• If you do have a severe deficiency, it’s usually wise to take the supplement your doctor recommends, at least until your levels normalize (I’m thinking here of the many, many vegans and omnis who write to me with very low Vit D levels, and want to know if they should take the medicinal level supplement)—yes, I think you should, and then explore dietary answers when your body is more in balance.
  • Some new vegans have a hard time absorbing non-heme iron (the kind in plant food) at first, but actually their bodies do adjust and levels even out over time. Don’t panic right away about the fact that you’re eating lentils and still having low iron.
  • Some dark leafy greens (namely spinach) contain compounds called oxalates that block our iron absorption if we eat them raw. This is one of many reasons I believe in a high raw, but not all raw diet: try to get a variety of both cooked and steamed vegetables.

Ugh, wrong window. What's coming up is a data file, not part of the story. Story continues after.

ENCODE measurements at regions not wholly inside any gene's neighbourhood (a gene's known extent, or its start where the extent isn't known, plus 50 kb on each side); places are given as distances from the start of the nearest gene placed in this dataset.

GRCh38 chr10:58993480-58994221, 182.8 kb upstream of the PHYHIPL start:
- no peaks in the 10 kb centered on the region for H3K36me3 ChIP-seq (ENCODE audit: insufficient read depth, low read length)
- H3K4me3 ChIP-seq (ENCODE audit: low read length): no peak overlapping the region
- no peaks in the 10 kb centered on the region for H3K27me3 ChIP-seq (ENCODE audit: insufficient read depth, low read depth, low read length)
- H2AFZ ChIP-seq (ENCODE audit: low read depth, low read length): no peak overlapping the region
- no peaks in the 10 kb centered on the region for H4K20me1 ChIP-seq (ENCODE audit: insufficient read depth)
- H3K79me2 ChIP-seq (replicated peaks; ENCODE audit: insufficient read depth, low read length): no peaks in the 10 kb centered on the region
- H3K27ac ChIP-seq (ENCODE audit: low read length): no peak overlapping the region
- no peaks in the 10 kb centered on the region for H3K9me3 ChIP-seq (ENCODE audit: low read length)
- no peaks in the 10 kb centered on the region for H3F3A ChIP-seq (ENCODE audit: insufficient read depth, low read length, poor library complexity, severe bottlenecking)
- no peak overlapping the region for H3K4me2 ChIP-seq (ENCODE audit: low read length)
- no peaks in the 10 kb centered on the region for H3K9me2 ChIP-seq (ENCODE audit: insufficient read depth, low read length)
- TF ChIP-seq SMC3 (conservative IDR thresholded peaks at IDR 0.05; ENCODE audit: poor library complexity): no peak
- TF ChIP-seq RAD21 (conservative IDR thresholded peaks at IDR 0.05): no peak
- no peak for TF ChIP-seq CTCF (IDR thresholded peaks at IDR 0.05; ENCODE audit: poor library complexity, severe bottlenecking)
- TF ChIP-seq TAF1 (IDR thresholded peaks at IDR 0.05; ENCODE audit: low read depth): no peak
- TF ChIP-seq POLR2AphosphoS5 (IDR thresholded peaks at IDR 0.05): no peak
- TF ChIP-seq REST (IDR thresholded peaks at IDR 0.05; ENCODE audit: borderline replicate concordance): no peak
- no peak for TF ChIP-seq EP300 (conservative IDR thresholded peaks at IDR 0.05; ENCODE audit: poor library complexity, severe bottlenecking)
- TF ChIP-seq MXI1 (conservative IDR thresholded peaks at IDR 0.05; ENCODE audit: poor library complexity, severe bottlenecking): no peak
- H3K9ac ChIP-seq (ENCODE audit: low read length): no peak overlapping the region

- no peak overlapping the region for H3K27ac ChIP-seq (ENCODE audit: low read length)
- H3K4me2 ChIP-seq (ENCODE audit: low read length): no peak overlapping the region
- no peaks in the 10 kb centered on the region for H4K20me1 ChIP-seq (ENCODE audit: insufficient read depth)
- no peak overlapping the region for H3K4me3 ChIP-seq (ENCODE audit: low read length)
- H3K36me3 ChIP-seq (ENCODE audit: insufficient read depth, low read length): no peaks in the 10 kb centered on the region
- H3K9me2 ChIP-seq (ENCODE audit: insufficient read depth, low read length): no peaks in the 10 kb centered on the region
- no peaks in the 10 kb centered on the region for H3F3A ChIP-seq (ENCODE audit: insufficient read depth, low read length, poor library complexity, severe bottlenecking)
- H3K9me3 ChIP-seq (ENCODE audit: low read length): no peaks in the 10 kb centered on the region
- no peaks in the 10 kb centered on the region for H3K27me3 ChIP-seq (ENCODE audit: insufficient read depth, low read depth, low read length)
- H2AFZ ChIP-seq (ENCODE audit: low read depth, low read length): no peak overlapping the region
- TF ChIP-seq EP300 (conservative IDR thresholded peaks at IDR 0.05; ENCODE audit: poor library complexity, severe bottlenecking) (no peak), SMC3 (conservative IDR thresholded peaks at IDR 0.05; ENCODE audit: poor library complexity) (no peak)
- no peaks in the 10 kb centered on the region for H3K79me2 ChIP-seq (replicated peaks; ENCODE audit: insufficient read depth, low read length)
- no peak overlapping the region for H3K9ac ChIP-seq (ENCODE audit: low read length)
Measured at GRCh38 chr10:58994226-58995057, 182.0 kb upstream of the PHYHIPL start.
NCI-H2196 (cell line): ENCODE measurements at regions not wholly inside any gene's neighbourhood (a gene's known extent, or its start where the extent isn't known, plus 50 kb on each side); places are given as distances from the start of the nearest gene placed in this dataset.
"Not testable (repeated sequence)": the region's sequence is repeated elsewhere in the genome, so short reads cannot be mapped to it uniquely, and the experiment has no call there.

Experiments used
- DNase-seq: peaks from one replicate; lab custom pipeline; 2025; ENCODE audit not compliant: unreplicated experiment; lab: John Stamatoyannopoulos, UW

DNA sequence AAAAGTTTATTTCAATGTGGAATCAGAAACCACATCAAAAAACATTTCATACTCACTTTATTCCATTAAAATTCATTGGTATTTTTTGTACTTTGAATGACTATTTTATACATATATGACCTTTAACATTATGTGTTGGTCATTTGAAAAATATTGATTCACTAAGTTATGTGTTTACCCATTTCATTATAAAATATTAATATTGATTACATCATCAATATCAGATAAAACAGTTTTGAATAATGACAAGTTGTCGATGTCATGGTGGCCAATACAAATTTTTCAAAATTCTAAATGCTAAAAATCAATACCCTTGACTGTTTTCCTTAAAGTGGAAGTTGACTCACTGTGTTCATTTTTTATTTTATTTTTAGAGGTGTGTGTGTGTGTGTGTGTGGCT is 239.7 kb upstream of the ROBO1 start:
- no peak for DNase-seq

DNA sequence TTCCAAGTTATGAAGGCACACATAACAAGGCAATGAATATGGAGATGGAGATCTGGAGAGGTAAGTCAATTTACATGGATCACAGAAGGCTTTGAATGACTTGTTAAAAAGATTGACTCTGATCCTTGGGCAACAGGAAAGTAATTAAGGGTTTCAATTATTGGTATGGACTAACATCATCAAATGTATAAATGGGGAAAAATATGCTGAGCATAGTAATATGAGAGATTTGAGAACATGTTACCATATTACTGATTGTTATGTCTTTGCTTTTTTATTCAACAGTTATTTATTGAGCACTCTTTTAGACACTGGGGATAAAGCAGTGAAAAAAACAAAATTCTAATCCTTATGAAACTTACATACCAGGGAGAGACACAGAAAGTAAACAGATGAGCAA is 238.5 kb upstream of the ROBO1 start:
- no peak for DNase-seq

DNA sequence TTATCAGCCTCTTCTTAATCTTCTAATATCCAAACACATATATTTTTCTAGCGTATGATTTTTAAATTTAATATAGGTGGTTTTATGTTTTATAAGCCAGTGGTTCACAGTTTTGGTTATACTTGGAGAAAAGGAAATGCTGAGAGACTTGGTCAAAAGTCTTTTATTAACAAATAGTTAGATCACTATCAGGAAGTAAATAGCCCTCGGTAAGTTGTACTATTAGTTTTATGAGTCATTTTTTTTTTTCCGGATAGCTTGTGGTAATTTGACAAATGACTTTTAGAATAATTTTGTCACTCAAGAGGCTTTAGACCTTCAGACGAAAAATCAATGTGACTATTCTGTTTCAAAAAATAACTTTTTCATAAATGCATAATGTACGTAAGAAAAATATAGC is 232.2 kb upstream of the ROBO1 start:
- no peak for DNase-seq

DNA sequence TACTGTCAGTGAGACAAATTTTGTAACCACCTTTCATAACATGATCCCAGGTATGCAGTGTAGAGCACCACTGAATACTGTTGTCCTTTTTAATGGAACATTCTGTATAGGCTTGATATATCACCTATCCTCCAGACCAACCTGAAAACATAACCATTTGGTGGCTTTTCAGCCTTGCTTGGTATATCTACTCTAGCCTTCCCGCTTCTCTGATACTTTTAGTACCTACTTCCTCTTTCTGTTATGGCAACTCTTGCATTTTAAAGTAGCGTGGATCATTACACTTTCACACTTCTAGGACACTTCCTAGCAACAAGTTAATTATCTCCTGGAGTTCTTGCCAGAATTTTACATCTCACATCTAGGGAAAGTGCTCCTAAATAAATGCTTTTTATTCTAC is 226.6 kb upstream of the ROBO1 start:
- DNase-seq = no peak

• Strong iron supplements can be very binding, so try to take them along with lots of water and other foods that help you to eliminate well: this varies from person to person, but for me it’s lots of fresh juice, some whole grains, dried fruit, beets, band lot of salad, naturally.

Once you eliminate the possibility that you have a medical issue that goes beyond diet, and once you normalize the deficiency, you will indeed want to seek out some dietary changes that help you to keep iron high. And I assure you that this need not mean red meat or liver! Anemia runs in my family (all of the women on my mother’s side have had it on and off for life) and many people are amused to know that, when I became vegan, my anemia (which was also fueled by my ED) actually disappeared. I’ve never had a problem with iron since. This isn’t entirely unconscious, because I do give iron some thought (as I do all nutrients), but I don’t have to work overly hard at it, either.